Similarly don’t blindly take advice because you know, like and trust the person who is advising you. You have to ask yourself “what does my business/idea need right now? Is it this?” If it isn’t, you’re going to have to live with the fact that you rejected someone that you know, like and trust (or at the very least rejected their idea) because you have to do what the business needs, and that might be different to what you as an emotional being would want to do. You would want to make others happy and employ the people you think you can save and use the ideas of the mentors you idolise. But you can’t do that unless you can legitimately agree, that if your business had a mouth, it too would have said it was a good idea.


4) Get comfortable with fear.
I meet lot sof people who are just starting out in business who say “Ohh it’s so scary getting started. I can’t wait until it’s all settled down and I’m into the swing of it!”

Oh, how I laugh, and laugh and laugh!

That’s such a silly idea! It doesn’t get comfortable! If it did everyone would be doing it! This “job” is only for those who are ok about the fact that it’s a roller coaster. The only comfort is that you eventually get used to the fact that it’s a roller coaster and that the last loop-de-loop was simply to prepare you for the even bigger one that is coming your way.

I started my business in a recession (I thought that was bad enough) then I realised I knew nothing about marketing, I started learning and took a sigh of relief as I realised all my problems were solved and it would be plain sailing from that point. Then realised I was wrong and that I needed to commit to an office – a fixed monthly expense – but I got through it and took a sigh of relief, thinking “now it get’s easy” only to realised I needed to employ staff! The problems kept coming and they were bigger each time. My latest challenge is buying a property for the business which is in a conservation area, being sold by a pension fund with a lease holder who has tried to blackmail me twice, with a complicated change of license, the bank taking 4 months to agree to funding and people around me saying “There must be an easier option – perhaps you should just give up?” (And that’s just the half of it.)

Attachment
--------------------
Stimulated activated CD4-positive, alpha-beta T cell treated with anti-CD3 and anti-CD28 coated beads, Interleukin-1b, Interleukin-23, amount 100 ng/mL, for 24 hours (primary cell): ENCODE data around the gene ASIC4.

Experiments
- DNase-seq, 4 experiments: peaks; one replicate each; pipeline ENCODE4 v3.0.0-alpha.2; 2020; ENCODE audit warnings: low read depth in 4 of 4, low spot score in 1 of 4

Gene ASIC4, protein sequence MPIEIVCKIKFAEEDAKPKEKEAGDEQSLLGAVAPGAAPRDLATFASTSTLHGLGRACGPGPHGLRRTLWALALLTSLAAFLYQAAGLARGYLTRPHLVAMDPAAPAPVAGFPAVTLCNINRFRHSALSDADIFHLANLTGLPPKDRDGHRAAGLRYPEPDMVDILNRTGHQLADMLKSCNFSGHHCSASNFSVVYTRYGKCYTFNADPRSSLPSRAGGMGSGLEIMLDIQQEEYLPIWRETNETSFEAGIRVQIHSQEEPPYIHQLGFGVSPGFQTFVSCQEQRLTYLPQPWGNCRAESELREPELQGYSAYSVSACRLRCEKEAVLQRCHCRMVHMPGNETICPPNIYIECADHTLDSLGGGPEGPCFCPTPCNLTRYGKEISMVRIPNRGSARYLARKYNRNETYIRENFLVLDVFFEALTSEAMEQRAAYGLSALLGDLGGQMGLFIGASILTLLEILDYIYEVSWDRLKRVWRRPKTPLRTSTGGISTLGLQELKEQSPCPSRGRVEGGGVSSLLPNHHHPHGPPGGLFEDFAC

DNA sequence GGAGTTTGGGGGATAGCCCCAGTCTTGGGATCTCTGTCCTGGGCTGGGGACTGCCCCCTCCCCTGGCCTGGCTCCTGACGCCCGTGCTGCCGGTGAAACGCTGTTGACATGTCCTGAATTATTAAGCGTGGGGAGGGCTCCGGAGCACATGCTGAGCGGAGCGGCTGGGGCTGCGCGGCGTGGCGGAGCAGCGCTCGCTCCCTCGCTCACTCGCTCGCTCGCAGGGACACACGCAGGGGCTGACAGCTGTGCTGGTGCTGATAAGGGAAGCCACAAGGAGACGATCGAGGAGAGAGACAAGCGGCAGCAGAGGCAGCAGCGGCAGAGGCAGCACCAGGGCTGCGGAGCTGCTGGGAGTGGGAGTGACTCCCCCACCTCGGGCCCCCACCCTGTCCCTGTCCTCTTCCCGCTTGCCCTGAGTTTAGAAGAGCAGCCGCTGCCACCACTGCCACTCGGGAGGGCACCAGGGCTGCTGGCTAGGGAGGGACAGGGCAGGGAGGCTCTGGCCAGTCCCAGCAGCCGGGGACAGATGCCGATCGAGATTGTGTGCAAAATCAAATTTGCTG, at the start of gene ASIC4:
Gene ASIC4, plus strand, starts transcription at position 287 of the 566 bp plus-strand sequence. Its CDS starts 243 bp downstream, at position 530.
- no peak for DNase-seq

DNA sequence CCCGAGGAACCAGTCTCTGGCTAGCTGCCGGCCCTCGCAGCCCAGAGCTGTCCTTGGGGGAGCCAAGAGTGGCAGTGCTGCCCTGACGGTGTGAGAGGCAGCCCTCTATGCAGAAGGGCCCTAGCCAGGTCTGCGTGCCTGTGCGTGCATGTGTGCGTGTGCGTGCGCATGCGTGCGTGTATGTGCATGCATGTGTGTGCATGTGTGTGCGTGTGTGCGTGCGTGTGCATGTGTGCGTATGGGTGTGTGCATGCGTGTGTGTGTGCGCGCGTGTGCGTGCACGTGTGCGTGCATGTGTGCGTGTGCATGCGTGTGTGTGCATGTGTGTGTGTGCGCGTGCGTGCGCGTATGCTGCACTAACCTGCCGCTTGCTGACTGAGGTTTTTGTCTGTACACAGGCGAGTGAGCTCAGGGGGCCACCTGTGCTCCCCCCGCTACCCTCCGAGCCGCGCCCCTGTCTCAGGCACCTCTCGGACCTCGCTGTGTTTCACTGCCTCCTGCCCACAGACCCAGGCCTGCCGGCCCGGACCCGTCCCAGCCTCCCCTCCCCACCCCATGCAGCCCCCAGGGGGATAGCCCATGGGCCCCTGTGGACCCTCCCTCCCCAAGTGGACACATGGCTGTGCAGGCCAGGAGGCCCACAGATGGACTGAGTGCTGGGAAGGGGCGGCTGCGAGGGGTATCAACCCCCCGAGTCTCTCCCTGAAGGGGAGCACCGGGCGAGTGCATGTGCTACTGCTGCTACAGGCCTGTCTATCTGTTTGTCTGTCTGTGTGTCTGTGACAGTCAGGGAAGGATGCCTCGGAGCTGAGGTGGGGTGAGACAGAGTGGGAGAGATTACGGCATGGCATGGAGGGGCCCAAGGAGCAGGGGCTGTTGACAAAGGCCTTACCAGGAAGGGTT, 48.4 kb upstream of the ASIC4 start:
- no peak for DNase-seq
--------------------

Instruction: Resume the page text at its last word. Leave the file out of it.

Some people would say “It’s not fear, it’s excitement!” That’s nice. If it’s only excitement your not taking big enough steps. If you’re not scared at least once, you’re not doing it properly.

Evaluating what I’m up to now that against “Oh it’s so tough starting a business in a recession!” does make me laugh. I thought it was so difficult and that it would get so much easier. It doesn’t, the challenges get bigger but I’m always able to match them because I’m always getting stronger, and so will you.


5) Get really good, before you try to grow.
Expansion is an important part of growing your business but hold off from doing it too soon. Don’t feel as if you are selling yourself short or understating yourself just because you chose to take it slowly and steadily, test and master one thing at a time before you go for world domination.

Of course we all love the idea of all of that extra-ness that comes with world domination but we can forget about the problems it brings. Sometimes people’s reputations or even their entire concept collapses because they bite off more than they can chew. At the very least it can make things uncomfortable.

You shouldn’t be afraid to grow, but you do need to be mindful that it comes with challenges and discomforts. Yes there’s lots more money, opportunity and people you can serve if you grow big, but if you are ill prepared then that growth may lead to poor service, complaints or an epic fail. There is no shame in taking baby steps, after all babies go onto become confident walkers and they naturally grow into their skills and abilities.


6) Think carefully about sharing your power.
Yes I know it sounds a bit Lord of the Rings but seriously, you should only be teaming up with others who have something to contribute that you lack or because they have a super power greater than yours.

Even when they do, really do your homework first.

If you’re allergic to nuts, you check the ingredients of foods before you eat them. What happens if you’re allergic to your new team members emotional outbursts whenever it gets close to her monthly cycle? Are you seriously going to invest tea and sympathy into your working routine for 4 days a month? Have you got time for that? Is it worth it? If it is then go for it, but have contingency plans in place. Think about how you can best manage the challenges that the new team member presents so that you do not get distracted from what you really need to be concentrating on.